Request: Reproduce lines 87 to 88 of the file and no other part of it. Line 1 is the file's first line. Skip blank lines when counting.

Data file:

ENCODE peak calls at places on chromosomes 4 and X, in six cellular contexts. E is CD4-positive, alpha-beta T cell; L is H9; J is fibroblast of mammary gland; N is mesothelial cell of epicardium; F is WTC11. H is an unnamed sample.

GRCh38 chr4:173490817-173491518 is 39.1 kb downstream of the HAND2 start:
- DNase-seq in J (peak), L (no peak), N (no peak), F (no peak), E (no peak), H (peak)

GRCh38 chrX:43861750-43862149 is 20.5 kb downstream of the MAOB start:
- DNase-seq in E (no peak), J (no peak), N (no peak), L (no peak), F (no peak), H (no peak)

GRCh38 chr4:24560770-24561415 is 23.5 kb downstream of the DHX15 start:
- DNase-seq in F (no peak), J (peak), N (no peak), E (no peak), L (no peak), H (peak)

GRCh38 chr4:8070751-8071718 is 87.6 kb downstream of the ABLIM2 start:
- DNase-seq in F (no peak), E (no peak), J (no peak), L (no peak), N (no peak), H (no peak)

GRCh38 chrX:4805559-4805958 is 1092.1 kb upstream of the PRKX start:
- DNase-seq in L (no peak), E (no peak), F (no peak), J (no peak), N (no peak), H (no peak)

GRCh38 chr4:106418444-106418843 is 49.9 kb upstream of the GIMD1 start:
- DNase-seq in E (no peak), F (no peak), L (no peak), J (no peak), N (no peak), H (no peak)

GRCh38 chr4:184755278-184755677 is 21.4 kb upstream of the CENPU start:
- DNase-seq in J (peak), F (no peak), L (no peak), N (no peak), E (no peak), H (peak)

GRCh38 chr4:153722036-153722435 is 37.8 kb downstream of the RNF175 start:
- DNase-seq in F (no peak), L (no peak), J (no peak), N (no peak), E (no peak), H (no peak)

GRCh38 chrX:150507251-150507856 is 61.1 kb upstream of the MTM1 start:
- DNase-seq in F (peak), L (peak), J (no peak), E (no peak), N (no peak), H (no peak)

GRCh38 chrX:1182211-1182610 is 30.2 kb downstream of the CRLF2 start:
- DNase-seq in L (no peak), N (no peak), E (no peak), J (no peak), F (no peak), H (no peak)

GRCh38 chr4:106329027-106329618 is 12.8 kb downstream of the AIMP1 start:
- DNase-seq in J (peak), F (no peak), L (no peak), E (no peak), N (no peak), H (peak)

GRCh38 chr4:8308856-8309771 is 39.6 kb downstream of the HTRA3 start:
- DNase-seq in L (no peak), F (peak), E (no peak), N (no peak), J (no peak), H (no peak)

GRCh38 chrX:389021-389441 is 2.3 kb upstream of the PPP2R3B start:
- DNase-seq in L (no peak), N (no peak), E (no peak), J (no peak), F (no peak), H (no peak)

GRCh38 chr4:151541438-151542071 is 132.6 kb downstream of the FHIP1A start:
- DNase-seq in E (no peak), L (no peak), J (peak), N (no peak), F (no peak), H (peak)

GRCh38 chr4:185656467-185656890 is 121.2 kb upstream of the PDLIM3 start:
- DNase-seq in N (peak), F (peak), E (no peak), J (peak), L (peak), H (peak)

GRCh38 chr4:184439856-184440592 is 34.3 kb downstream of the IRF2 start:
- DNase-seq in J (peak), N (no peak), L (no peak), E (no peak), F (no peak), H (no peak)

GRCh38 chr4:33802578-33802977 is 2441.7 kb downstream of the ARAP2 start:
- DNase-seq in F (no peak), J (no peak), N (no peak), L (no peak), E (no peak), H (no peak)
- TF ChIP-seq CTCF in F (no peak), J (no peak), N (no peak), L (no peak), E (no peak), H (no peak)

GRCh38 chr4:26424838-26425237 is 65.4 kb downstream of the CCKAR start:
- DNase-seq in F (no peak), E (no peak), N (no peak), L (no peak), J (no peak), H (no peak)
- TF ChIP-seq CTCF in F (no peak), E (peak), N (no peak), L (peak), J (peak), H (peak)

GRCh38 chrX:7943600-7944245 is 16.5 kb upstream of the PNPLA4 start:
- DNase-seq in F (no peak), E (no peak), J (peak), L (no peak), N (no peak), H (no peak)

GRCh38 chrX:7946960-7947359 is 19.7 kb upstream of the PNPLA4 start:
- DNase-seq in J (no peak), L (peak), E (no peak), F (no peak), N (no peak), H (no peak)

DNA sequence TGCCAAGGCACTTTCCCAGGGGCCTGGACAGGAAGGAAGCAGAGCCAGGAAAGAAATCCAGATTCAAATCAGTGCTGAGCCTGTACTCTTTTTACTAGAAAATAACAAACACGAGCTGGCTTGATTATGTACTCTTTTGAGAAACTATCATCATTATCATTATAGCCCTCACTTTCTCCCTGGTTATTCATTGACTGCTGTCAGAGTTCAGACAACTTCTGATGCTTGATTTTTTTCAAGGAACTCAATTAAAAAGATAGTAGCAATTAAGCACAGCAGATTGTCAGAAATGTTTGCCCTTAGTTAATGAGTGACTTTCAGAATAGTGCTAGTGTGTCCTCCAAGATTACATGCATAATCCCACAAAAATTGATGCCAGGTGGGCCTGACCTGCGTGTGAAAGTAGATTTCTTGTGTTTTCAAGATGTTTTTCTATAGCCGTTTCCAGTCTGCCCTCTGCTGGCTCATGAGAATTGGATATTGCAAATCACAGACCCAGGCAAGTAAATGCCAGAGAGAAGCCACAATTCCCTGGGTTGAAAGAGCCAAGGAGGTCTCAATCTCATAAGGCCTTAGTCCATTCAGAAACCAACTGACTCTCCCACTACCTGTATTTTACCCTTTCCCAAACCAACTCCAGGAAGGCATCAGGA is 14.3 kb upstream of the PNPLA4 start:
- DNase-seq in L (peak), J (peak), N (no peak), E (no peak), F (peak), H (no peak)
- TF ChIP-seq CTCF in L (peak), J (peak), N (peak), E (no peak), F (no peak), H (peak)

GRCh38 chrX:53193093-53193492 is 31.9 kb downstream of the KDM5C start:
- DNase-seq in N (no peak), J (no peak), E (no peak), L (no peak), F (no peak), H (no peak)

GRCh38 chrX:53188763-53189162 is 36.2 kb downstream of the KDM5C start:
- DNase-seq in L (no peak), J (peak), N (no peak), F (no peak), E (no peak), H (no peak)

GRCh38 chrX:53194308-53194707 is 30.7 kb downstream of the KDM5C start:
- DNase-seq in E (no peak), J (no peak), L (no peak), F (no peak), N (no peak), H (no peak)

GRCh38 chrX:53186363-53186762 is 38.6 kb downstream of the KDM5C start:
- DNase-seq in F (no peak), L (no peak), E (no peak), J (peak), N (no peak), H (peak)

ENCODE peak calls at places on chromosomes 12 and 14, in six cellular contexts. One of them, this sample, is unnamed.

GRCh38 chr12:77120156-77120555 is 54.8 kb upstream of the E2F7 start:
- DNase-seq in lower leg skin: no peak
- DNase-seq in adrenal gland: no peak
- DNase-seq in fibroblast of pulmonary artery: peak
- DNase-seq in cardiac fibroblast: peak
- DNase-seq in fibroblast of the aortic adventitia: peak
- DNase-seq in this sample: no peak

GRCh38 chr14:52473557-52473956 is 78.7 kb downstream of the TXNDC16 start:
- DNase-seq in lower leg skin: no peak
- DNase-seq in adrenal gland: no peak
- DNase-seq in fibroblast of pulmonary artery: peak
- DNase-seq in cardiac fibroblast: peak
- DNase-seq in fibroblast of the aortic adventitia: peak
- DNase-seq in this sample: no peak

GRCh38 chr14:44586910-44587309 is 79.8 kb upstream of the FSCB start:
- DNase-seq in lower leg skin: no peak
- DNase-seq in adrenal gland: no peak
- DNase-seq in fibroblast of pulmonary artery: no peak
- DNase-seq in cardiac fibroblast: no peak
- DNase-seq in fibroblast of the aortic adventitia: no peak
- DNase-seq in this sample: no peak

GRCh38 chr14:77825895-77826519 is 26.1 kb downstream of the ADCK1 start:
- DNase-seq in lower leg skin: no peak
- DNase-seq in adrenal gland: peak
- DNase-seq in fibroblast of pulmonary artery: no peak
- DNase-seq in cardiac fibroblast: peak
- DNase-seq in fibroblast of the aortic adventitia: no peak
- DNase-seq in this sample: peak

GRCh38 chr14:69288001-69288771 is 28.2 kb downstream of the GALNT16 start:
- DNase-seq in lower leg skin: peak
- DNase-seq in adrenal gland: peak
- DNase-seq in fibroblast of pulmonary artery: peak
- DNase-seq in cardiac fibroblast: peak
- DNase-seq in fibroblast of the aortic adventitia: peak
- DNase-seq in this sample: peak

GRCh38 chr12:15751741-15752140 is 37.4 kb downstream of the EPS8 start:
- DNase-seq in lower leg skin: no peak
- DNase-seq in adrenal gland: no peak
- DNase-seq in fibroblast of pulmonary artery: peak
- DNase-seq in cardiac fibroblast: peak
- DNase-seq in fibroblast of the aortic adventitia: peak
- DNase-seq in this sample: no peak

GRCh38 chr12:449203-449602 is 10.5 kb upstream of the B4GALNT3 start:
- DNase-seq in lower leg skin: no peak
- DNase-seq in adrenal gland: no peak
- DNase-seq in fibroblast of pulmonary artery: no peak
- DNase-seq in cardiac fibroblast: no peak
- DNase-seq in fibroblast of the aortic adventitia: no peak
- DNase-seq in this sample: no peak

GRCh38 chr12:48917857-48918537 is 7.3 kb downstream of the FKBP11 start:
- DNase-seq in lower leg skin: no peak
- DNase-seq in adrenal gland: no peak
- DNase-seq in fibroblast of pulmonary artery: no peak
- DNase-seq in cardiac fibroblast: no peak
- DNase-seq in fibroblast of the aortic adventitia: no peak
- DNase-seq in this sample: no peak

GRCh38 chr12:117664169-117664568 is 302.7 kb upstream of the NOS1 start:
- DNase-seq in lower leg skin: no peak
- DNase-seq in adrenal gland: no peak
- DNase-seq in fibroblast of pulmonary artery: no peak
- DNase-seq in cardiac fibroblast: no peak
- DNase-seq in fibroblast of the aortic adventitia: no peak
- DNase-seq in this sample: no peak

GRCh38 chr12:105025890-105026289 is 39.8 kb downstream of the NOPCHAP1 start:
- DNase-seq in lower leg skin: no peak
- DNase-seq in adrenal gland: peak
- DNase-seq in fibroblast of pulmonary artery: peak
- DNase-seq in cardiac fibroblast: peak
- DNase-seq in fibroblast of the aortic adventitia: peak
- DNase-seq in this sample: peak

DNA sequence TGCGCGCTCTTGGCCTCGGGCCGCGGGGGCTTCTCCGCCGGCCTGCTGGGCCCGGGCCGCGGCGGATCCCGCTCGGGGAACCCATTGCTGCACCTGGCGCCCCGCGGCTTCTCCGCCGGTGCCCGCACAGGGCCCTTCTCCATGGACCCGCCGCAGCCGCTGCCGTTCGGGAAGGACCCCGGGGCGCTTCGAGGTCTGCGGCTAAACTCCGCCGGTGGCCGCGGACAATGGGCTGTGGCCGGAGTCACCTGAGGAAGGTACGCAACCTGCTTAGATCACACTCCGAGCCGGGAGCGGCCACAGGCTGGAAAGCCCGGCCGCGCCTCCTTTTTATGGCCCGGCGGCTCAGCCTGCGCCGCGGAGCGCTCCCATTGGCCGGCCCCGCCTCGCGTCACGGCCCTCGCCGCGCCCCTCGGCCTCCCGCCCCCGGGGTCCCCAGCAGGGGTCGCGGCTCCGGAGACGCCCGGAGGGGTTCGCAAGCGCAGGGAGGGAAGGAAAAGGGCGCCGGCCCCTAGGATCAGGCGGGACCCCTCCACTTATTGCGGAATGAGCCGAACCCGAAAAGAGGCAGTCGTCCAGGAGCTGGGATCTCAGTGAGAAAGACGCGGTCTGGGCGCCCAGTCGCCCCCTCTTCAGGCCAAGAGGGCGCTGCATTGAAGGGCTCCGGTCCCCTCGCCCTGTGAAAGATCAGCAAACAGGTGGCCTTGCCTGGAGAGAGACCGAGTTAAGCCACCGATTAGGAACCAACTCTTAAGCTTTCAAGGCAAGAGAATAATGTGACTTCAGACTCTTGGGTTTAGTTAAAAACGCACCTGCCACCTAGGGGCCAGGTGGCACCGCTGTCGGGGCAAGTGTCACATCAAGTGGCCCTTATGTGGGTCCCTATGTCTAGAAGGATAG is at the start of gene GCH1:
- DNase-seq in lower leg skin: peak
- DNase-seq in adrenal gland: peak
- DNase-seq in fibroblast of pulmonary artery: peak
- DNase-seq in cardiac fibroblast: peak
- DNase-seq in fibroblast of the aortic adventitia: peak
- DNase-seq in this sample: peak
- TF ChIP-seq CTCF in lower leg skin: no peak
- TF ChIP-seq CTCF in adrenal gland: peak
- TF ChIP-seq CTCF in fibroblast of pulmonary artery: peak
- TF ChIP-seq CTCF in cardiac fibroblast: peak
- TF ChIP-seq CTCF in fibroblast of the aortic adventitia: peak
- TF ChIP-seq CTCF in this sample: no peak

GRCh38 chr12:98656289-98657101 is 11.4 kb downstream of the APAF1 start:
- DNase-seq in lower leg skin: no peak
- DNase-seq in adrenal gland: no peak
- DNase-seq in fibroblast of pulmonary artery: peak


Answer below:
- DNase-seq in fibroblast of pulmonary artery: peak
- DNase-seq in cardiac fibroblast: peak